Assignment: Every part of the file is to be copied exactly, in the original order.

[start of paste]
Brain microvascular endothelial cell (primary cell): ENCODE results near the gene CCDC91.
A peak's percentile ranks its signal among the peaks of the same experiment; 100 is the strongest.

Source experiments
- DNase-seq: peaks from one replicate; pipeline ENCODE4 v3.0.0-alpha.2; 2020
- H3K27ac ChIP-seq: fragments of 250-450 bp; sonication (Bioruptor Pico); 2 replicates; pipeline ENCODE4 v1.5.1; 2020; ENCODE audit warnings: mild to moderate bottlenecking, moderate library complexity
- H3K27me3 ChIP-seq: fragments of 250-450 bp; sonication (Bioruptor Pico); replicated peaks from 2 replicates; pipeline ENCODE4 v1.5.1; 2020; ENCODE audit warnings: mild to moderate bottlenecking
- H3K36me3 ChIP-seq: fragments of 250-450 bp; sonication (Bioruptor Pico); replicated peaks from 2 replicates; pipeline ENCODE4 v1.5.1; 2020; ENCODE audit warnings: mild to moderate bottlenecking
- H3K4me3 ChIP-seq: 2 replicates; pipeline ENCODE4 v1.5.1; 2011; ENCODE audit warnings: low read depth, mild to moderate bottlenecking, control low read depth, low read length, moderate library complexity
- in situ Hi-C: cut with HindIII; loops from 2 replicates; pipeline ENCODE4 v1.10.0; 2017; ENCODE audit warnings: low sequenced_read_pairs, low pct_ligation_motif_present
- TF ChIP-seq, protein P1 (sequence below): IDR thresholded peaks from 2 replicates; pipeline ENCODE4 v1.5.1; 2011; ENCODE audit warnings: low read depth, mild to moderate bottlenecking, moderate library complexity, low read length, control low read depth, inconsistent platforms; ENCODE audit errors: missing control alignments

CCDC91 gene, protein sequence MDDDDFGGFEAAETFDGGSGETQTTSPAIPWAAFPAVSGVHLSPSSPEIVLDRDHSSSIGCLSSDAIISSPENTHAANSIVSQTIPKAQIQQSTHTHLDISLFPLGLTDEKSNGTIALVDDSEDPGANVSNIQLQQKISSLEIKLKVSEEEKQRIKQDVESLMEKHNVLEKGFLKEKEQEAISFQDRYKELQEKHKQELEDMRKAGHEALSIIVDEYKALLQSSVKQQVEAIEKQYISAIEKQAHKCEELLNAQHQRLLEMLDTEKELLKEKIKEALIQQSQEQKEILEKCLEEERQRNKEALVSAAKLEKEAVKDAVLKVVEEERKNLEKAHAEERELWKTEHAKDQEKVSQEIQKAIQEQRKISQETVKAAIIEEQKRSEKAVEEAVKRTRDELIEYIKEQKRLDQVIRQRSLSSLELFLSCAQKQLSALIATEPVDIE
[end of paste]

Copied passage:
Brain microvascular endothelial cell (primary cell): ENCODE results near the gene CCDC91.
A peak's percentile ranks its signal among the peaks of the same experiment; 100 is the strongest.

Source experiments
- DNase-seq: peaks from one replicate; pipeline ENCODE4 v3.0.0-alpha.2; 2020
- H3K27ac ChIP-seq: fragments of 250-450 bp; sonication (Bioruptor Pico); 2 replicates; pipeline ENCODE4 v1.5.1; 2020; ENCODE audit warnings: mild to moderate bottlenecking, moderate library complexity
- H3K27me3 ChIP-seq: fragments of 250-450 bp; sonication (Bioruptor Pico); replicated peaks from 2 replicates; pipeline ENCODE4 v1.5.1; 2020; ENCODE audit warnings: mild to moderate bottlenecking
- H3K36me3 ChIP-seq: fragments of 250-450 bp; sonication (Bioruptor Pico); replicated peaks from 2 replicates; pipeline ENCODE4 v1.5.1; 2020; ENCODE audit warnings: mild to moderate bottlenecking
- H3K4me3 ChIP-seq: 2 replicates; pipeline ENCODE4 v1.5.1; 2011; ENCODE audit warnings: low read depth, mild to moderate bottlenecking, control low read depth, low read length, moderate library complexity
- in situ Hi-C: cut with HindIII; loops from 2 replicates; pipeline ENCODE4 v1.10.0; 2017; ENCODE audit warnings: low sequenced_read_pairs, low pct_ligation_motif_present
- TF ChIP-seq, protein P1 (sequence below): IDR thresholded peaks from 2 replicates; pipeline ENCODE4 v1.5.1; 2011; ENCODE audit warnings: low read depth, mild to moderate bottlenecking, moderate library complexity, low read length, control low read depth, inconsistent platforms; ENCODE audit errors: missing control alignments

CCDC91 gene, protein sequence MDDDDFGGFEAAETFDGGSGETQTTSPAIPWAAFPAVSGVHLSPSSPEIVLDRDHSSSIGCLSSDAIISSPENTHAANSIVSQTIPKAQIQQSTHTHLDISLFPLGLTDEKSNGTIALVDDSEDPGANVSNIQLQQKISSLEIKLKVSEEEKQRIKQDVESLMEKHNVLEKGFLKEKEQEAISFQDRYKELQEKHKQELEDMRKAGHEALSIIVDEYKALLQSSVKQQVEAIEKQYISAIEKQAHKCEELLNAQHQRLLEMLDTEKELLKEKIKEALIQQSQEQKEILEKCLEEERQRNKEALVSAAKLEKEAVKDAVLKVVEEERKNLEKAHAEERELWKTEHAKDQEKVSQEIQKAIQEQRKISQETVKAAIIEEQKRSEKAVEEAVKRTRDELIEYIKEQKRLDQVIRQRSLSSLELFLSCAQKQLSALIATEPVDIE